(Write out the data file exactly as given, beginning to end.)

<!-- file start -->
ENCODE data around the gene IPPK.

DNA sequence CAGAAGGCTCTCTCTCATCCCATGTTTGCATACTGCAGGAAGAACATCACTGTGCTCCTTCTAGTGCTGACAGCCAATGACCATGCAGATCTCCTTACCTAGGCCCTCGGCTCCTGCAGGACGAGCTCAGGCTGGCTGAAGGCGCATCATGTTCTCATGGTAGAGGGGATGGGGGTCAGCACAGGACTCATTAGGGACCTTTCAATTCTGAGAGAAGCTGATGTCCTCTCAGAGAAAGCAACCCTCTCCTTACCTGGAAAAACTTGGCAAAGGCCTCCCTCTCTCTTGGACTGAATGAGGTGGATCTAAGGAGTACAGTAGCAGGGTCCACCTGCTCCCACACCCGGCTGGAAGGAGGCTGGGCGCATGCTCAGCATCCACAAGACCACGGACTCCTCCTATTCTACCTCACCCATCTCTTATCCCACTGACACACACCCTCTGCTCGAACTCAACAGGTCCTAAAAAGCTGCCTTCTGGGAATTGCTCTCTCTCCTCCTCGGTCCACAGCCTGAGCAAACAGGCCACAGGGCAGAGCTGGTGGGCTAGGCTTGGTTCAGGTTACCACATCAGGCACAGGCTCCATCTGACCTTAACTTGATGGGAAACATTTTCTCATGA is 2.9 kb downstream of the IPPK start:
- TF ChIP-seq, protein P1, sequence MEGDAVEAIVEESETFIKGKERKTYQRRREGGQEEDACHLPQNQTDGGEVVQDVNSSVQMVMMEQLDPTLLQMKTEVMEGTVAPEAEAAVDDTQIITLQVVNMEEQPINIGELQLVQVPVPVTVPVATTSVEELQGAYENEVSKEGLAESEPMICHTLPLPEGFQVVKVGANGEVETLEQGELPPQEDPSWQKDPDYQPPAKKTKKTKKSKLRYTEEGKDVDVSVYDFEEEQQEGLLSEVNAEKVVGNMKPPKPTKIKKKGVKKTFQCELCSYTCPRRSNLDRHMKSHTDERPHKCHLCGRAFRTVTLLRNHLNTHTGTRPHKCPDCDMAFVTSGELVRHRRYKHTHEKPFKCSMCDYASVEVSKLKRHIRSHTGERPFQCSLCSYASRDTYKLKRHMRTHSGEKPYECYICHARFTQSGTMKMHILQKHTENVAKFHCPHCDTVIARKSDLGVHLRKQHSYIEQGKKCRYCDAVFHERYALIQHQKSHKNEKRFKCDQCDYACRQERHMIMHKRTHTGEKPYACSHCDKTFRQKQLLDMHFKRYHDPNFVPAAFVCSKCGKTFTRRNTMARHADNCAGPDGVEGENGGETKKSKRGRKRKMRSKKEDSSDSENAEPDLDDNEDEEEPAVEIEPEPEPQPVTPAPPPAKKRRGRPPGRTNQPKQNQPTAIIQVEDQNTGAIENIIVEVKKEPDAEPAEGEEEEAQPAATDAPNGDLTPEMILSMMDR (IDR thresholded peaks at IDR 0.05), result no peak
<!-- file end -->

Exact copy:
ENCODE data around the gene IPPK.

DNA sequence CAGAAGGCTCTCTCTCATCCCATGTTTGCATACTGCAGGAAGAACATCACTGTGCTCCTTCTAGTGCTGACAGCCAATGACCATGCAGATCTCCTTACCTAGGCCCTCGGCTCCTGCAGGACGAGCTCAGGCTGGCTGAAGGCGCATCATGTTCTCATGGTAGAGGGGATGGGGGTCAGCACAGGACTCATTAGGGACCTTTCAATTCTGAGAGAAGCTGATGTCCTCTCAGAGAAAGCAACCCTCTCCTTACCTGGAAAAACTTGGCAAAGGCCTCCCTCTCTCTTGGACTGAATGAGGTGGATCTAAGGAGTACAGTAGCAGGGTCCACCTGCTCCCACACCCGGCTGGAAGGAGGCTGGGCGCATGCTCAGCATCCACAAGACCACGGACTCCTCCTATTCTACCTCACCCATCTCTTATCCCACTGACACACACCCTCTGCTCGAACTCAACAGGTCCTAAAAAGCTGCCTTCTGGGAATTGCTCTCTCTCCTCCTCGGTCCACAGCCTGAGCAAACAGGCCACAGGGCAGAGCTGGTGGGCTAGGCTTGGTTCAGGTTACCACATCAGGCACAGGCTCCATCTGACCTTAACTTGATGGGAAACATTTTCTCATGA is 2.9 kb downstream of the IPPK start:
- TF ChIP-seq, protein P1, sequence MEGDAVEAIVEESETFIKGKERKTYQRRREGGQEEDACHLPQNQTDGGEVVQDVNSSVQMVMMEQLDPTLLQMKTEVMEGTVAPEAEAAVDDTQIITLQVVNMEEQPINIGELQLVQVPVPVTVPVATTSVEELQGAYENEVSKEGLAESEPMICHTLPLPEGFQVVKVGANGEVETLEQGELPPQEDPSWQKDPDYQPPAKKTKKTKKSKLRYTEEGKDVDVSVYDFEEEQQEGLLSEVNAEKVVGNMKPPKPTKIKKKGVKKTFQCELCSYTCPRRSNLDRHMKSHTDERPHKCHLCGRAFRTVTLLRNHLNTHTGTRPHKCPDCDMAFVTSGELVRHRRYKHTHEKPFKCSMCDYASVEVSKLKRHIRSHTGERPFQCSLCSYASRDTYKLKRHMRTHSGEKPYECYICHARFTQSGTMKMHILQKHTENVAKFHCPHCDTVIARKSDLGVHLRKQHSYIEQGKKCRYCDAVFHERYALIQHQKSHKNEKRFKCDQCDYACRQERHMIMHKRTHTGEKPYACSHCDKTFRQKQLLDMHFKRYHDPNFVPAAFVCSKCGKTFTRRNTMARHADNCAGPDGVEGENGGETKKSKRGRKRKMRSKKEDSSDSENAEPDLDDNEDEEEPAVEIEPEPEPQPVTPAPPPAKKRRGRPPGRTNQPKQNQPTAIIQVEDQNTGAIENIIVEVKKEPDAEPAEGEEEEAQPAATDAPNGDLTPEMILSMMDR (IDR thresholded peaks at IDR 0.05), result no peak